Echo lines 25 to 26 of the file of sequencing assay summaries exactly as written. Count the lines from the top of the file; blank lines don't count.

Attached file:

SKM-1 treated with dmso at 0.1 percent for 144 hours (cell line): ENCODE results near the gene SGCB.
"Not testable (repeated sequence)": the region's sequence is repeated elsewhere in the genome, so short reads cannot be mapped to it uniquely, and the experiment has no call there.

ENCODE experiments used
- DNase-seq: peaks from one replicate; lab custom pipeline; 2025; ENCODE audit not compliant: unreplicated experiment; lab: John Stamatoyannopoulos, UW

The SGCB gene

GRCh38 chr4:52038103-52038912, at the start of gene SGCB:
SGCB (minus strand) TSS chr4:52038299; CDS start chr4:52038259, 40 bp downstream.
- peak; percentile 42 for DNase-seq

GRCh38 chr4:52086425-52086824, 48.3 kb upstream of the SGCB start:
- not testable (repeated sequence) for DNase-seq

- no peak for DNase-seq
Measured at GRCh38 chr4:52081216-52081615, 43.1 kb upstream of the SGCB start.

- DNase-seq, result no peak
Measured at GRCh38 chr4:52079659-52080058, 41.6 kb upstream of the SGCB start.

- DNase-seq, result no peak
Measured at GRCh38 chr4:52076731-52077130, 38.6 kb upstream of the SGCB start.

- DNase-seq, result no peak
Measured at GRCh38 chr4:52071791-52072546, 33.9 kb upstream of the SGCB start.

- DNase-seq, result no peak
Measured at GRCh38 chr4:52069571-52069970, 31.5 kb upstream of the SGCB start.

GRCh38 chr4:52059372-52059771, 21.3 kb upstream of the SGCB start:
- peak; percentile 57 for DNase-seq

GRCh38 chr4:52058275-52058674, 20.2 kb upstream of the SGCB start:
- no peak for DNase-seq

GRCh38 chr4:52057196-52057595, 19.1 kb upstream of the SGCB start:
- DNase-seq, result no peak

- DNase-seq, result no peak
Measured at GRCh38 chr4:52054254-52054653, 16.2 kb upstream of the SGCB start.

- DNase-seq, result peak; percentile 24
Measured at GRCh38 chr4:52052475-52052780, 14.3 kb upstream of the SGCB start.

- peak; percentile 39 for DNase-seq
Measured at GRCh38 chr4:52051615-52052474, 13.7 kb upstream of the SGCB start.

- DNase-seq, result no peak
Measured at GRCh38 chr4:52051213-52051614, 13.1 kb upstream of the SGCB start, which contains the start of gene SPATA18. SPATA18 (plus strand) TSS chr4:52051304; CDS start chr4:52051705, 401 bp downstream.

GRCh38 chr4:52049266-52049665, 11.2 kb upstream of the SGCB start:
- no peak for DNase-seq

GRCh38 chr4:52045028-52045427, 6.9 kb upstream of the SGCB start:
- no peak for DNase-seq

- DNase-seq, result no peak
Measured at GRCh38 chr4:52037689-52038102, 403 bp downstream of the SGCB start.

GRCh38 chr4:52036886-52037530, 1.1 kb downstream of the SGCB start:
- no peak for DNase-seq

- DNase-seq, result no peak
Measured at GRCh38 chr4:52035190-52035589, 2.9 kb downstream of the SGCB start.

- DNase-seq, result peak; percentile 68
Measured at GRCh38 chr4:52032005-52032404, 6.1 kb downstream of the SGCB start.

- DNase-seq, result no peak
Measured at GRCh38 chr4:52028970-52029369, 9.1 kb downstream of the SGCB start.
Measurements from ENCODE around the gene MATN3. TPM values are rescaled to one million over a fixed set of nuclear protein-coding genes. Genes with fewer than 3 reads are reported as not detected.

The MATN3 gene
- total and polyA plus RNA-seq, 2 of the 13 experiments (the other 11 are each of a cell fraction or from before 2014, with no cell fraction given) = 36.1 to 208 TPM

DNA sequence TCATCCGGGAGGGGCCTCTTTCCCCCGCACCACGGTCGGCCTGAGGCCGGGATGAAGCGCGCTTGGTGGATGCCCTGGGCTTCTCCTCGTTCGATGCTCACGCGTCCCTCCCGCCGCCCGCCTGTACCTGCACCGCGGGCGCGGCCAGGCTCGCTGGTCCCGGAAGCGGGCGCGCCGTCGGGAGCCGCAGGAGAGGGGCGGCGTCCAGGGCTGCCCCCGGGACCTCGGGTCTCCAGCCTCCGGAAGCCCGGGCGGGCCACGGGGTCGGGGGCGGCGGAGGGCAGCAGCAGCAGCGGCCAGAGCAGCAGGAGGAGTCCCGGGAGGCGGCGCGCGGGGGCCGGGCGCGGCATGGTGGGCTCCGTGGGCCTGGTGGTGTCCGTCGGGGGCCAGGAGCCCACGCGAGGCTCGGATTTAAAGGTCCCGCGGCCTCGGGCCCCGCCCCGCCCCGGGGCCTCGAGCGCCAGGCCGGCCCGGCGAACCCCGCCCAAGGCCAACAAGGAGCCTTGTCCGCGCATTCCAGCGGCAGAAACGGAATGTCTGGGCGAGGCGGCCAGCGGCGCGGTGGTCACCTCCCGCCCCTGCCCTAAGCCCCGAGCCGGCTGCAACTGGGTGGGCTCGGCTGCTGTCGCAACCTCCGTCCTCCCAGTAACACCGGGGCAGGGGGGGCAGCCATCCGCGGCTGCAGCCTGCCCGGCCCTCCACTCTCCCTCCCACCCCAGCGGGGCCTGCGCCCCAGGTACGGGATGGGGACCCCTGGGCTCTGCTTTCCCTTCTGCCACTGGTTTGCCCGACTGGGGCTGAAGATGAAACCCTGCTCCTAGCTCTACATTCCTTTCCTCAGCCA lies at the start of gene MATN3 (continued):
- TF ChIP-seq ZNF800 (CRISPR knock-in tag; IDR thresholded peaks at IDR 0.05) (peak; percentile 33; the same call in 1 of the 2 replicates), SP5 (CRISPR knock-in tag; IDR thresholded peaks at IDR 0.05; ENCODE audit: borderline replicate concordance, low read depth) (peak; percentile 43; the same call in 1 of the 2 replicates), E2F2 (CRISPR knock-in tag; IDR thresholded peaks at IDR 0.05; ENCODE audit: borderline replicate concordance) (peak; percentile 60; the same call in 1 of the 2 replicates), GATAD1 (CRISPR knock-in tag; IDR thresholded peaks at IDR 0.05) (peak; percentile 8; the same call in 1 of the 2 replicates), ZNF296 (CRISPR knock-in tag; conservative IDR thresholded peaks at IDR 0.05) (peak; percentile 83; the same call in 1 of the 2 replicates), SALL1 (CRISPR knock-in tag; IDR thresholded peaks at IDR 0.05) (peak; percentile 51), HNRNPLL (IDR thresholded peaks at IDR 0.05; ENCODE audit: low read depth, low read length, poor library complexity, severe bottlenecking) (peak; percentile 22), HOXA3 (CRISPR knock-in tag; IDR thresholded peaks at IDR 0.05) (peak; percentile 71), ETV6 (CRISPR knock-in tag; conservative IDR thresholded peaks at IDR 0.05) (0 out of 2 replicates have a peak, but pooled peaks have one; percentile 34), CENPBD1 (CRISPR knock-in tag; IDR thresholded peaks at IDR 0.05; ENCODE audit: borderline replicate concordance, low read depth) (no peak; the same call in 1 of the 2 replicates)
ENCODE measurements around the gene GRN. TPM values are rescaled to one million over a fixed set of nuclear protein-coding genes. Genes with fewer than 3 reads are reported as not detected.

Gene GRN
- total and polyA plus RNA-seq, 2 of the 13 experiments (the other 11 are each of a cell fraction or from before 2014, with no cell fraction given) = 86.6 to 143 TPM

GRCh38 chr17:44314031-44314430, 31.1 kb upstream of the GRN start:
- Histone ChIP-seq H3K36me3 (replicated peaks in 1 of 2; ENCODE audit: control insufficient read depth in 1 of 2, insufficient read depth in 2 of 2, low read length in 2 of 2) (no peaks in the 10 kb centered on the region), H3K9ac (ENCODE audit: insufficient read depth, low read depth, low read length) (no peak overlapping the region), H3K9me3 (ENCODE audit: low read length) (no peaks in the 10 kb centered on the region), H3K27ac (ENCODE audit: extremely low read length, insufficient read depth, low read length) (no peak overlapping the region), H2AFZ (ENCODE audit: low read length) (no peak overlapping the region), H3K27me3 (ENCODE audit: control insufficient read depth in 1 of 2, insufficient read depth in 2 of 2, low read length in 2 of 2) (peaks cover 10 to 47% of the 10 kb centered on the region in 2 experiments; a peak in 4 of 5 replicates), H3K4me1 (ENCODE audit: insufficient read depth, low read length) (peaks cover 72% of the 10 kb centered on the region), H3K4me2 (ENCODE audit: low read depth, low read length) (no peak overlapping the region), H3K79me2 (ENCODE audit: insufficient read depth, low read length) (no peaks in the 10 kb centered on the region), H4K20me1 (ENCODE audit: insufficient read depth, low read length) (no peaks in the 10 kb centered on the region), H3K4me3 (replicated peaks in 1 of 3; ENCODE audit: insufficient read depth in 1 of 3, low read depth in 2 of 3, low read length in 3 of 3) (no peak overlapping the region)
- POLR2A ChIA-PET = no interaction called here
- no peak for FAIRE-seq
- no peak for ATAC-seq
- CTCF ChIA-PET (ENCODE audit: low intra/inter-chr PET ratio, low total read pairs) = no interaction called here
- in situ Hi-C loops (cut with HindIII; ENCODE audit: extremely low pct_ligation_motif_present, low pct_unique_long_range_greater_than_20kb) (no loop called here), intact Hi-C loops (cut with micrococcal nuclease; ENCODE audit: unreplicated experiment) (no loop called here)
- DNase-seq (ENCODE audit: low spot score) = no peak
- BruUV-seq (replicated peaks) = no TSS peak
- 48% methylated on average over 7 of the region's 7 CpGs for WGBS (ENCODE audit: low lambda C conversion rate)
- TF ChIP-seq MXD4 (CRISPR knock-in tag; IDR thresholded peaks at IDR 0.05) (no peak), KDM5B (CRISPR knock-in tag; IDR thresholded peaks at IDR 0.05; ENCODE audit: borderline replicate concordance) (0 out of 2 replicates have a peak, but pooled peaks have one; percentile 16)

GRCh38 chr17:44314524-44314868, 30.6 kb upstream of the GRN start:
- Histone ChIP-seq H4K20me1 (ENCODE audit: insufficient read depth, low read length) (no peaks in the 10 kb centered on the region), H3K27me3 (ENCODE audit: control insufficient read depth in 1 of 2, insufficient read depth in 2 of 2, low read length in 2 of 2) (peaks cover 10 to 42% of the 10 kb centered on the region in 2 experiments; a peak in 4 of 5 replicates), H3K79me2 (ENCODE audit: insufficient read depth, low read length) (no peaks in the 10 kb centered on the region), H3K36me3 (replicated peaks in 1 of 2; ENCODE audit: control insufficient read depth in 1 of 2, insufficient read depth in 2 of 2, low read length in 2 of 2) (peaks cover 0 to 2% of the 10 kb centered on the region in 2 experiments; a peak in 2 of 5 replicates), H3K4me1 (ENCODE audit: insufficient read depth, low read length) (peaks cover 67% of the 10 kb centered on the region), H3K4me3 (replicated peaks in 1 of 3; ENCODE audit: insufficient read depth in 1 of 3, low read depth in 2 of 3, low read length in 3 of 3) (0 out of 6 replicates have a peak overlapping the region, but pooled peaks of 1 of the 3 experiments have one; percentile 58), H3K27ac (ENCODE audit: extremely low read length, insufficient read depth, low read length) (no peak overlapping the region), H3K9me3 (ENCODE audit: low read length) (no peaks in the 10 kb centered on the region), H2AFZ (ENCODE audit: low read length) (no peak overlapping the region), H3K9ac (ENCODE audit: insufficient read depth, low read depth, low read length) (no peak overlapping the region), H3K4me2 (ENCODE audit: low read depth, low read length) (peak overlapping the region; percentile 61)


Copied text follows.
GRCh38 chr4:52057196-52057595, 19.1 kb upstream of the SGCB start:
- DNase-seq, result no peak